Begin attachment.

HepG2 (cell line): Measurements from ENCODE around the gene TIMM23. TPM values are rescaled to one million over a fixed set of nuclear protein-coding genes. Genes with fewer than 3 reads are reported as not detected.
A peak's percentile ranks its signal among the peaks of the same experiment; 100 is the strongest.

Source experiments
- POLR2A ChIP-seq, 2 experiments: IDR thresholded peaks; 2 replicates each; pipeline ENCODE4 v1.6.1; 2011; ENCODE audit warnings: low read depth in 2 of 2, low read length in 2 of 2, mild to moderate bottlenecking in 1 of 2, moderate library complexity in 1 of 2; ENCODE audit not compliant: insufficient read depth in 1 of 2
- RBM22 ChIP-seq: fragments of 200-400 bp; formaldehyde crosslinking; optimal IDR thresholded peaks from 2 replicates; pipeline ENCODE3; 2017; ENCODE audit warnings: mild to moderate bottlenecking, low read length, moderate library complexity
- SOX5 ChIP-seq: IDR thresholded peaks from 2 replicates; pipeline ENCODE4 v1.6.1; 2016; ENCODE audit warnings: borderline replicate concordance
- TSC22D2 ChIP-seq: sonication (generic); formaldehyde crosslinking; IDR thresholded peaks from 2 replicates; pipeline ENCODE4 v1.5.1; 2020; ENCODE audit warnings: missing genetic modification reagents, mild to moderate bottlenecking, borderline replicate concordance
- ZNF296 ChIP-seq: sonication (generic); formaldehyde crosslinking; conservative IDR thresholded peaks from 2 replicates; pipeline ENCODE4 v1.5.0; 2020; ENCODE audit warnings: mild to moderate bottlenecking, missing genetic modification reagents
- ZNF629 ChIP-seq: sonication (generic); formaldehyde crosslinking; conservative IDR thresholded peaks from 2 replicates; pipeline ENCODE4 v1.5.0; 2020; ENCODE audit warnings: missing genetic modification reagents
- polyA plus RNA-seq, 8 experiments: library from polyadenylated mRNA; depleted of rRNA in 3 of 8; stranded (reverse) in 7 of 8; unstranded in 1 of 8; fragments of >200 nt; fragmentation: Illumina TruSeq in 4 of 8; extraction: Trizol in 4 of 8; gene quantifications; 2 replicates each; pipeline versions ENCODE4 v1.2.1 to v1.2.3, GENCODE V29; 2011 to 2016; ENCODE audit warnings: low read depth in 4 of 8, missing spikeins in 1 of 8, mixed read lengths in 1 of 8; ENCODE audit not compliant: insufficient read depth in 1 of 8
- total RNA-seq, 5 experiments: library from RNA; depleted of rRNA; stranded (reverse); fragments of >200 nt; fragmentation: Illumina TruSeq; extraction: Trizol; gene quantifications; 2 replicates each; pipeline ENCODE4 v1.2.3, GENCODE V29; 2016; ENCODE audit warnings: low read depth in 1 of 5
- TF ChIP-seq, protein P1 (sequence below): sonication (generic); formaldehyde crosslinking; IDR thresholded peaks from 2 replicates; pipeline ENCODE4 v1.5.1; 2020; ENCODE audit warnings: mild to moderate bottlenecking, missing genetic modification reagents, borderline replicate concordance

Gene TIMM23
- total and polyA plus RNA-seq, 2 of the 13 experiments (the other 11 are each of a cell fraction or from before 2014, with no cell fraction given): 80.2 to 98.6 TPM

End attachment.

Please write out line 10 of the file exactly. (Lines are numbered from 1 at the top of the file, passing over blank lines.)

- polyA plus RNA-seq, 8 experiments: library from polyadenylated mRNA; depleted of rRNA in 3 of 8; stranded (reverse) in 7 of 8; unstranded in 1 of 8; fragments of >200 nt; fragmentation: Illumina TruSeq in 4 of 8; extraction: Trizol in 4 of 8; gene quantifications; 2 replicates each; pipeline versions ENCODE4 v1.2.1 to v1.2.3, GENCODE V29; 2011 to 2016; ENCODE audit warnings: low read depth in 4 of 8, missing spikeins in 1 of 8, mixed read lengths in 1 of 8; ENCODE audit not compliant: insufficient read depth in 1 of 8